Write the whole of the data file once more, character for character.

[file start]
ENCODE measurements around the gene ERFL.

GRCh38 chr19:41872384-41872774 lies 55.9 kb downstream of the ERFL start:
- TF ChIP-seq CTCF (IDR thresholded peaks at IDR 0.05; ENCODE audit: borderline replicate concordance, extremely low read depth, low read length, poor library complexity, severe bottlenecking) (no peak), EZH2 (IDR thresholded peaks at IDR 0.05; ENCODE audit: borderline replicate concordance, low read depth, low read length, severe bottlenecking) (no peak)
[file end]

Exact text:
ENCODE measurements around the gene ERFL.

GRCh38 chr19:41872384-41872774 lies 55.9 kb downstream of the ERFL start:
- TF ChIP-seq CTCF (IDR thresholded peaks at IDR 0.05; ENCODE audit: borderline replicate concordance, extremely low read depth, low read length, poor library complexity, severe bottlenecking) (no peak), EZH2 (IDR thresholded peaks at IDR 0.05; ENCODE audit: borderline replicate concordance, low read depth, low read length, severe bottlenecking) (no peak)